Even though this is a small stage production, it moves easily from scene to scene; the band is back-stage but in perfect synch with the action, and the costumes make you think that maybe you need to loose a couple of pounds.

This is one piece of work, and there wasn’t one minute that didn’t captivate the audience. More info and tickets at StageDoorPlayers.net


Joseph and the Amazing Technicolor Dreamcoat

joseph dreamcoat
Joseph and the Amazing Technicolor Dreamcoat
Atlanta Lyric Theatre at Cobb Energy Center
through July 17, 2016

Joseph and the Amazing Technicolor Dreamcoat has been around for quite a while, and never fails to provide enjoyment to audiences around the world. If you have never seen the show please don’t think that it is a Bible-thumping production, for it is not. While loosely based on the Book of Genesis, it is a camped up creation of the geniuses Tim Rice and Sir Andrew Lloyd Webber.

The show is a send-up of the story of Joseph (Stanley Allyn Owen) and how he helped out the Pharaoh(Shane Delaney) with some agricultural planning advise, and then took off without any GPS for a long schlep through the desert. The music includes many types of melodies almost all of which are beautifully supported by dozens of youngsters on stage.

If you saw the production at The Fox about 5 years ago, please know that this is a far better production. The sets, costumes, props, choreography and musical numbers are bringing down the house at the Cobb Energy Performing Arts Center

Galen Crawley does a smashing job at the teacher-narrator. Glenn Rainey plays Jacob and young Benjamin is played by Matt Alea. This three day extravaganza is directed by Brandt Blocker, and choreographed by Cindy Mora Reiser.

Am amazing amount of work for a production which goes to stage only three times. The final performance will be Sunday at 2pm. More info available at AtlantaLyricTheatre.com So Go, Go, Go Joseph and have a ball.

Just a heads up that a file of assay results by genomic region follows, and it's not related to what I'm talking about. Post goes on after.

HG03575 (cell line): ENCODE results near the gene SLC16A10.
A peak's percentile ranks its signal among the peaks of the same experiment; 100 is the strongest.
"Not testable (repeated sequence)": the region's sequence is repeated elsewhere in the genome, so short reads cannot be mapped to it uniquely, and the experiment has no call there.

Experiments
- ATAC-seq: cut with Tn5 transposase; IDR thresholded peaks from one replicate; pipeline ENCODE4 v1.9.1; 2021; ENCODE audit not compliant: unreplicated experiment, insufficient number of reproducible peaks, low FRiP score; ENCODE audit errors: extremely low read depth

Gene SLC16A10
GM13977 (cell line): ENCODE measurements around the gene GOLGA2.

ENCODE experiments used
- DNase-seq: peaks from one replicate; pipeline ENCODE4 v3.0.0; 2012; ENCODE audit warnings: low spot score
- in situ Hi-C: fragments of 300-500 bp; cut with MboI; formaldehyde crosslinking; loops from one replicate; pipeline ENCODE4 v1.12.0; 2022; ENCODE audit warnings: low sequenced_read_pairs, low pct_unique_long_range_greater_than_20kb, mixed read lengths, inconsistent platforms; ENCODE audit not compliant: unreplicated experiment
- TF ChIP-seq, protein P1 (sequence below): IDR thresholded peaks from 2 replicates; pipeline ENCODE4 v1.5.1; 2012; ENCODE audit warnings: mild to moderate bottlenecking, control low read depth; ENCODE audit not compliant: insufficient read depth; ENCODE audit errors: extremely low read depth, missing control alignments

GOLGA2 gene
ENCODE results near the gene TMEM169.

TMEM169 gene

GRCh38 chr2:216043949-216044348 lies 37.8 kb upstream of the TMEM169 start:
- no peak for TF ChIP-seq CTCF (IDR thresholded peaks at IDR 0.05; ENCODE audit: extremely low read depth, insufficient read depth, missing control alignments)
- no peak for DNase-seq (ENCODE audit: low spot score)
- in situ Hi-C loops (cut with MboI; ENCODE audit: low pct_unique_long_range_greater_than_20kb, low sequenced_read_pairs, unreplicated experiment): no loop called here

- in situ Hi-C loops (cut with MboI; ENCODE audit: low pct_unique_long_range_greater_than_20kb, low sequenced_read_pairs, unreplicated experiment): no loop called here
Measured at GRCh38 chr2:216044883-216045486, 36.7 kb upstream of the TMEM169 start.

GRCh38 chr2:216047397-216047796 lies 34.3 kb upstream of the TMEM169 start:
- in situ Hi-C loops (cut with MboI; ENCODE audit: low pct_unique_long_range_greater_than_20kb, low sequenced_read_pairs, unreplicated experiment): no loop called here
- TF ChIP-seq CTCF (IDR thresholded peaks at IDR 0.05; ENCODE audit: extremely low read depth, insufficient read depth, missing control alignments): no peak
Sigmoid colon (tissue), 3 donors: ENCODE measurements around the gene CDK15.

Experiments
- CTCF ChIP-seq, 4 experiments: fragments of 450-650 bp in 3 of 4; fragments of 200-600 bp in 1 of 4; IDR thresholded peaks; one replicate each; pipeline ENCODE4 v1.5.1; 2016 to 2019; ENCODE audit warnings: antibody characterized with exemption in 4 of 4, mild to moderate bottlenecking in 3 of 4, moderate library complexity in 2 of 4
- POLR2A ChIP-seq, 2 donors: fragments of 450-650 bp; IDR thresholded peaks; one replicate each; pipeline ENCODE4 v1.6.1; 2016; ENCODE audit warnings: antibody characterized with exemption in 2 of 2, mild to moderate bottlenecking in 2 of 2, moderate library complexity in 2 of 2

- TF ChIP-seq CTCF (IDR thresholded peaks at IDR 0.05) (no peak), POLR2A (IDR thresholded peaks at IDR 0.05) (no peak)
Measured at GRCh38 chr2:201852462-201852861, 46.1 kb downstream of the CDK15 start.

Almost Heaven

Almost Heaven
Almost Heaven, John Denver’s America
Georgia Ensemble Theatre
through July 30, 2016

Once upon a time there was a young man named Henry John Deutschendorf, Jr. He was born in 1943 and was raised as a military kid, moving from one base to another around the country. Along the way he learned to play the guitar, and sing. He also composed most the numbers he performed, writing over 200 works in his career. He hit the big time in the 1960-1970 era with numbers such as Rocky Mountain High, and others that made him famous. And, along the way he changed his name to John Denver and that is how he was known.

This work directed by Robert J. Farley is not so much a play as a cabaret concert. The five man group includes Dolph Amick, Molly Coyne, Chris Damiano, Scott DePoy and Jeremy Wood. It’s cool in that each of the players doubles on 2 or more instruments, while Molly Coyne adds some bells and tambour hits.

The performance is a series of songs originally performed by John Denver, which are presented along with the various performers each coming on as John Denver remembering his life. The story, if you can call it that, does deal with his youth, his 14 year marriage to Anne, the divorce, and the subsequent brief marriage.